Yes, I realize that the groups' total production costs increased substantially from $416 million Q1 to $512 million in Q2, but that was mainly due to Coeur & Hecla ramping up production compared to the previous quarter.
Estimated Break-Even is Not a Sustainable Figure
I want to make sure that the reader-investor realizes that a break-even figure is not something a mining company shoots for. They are in the business to make profits. From those profits the company can acquire more properties, expand its projects, pay dividends and etc.
A mining company cannot survive by breaking even for an extended period. It needs profits to sustain its business model by replacing reserves as well as dealing with rising costs in the future. I have read where individuals believe the mining companies can produce silver at much lower prices while hiding profits through supposed tax write-offs such as depletion, depreciation and amortization (D,D & A). Yes, it's true. I have received many replies on this subject matter.
I am not going to get into details on D, D & A, but I will make a brief point by using Pan American Silver as an example:
The yellow highlighted area shows the depreciation & amortization (D & A). If we just look at Q2 2013, you will see that Pan American recorded a $32.2 million for D & A. That $32.2 million figure was not an actual cash expense but an estimated operational expense that denotes the decline in value of the mine, plant & equipment (or a percentage is spreading a large capital expenditure over a period of time).
If you go down to the red highlighted area, you will see that they made payments of $44.3 million for mineral property, plant and equipment. According to their segmented information on capital expenditures for Q2 2013, Pan American actually spent $46.8 million on their seven mines during the second quarter.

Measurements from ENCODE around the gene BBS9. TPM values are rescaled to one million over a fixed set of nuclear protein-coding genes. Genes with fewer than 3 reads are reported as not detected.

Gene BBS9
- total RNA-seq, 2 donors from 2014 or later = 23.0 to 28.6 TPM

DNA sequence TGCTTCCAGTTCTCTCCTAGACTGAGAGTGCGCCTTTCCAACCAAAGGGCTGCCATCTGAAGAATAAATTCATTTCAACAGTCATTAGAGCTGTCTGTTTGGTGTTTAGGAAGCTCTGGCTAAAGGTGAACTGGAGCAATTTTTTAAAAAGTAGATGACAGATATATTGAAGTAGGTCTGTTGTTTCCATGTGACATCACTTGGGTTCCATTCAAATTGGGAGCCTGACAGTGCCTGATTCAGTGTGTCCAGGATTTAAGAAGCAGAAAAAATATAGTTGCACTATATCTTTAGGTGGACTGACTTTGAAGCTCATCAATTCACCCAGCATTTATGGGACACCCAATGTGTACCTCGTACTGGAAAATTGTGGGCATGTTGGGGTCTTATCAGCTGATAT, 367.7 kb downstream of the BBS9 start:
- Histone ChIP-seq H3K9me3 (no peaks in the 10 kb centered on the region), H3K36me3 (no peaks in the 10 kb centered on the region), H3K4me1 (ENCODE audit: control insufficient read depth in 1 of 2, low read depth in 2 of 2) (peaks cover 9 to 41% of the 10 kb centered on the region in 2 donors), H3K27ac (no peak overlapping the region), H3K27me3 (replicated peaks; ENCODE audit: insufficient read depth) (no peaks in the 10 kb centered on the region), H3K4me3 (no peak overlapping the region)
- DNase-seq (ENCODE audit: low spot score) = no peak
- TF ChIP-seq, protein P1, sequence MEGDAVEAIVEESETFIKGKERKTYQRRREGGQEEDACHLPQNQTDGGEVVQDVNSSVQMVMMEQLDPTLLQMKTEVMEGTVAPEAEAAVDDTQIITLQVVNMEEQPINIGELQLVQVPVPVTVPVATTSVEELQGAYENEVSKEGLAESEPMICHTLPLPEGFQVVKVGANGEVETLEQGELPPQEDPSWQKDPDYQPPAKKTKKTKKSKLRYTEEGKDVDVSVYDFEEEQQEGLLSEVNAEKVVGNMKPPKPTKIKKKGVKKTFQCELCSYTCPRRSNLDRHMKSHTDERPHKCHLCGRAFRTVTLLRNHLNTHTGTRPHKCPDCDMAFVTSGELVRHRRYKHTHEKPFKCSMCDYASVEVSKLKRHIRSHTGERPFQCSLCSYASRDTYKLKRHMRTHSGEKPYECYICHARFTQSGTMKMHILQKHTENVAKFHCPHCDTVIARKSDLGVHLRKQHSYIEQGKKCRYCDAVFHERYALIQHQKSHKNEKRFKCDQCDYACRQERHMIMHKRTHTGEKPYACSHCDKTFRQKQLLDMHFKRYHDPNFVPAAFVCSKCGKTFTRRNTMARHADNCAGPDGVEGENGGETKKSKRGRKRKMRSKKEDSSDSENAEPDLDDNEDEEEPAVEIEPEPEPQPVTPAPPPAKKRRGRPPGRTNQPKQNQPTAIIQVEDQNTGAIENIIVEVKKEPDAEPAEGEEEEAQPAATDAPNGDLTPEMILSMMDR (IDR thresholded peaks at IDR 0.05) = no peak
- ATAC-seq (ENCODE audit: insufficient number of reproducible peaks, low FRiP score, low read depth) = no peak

While that $32.2 million in depreciation & amortization is not an actual operational expense for the quarter, that $46.8 million in CAPEX sure is. Basically, Pan American spent more on CAPEX in Q2 than it recorded for its D & A. Here we can see that maintaining mines, plant and equipment is a very expensive affair for the mining industry.
Even though my estimated break-even for the top 12 primary silver miners was an average of $25.26 an ounce, at least five in the group would lose money at that price. Moreover, these miners need to make profits to sustain their business in the future. I would imagine a price of at least $30 an ounce would be needed by the group and even higher for the marginal producers if they want to stay in business for the longer haul.
Lastly, as the primary silver miners are presently struggling with manipulated low prices, I believe market conditions will turn around, making this industry one of the most successful investments in the future.
More details on how energy will impact the precious metals, mining industry and overall economy can be found at the SRSrocco Report.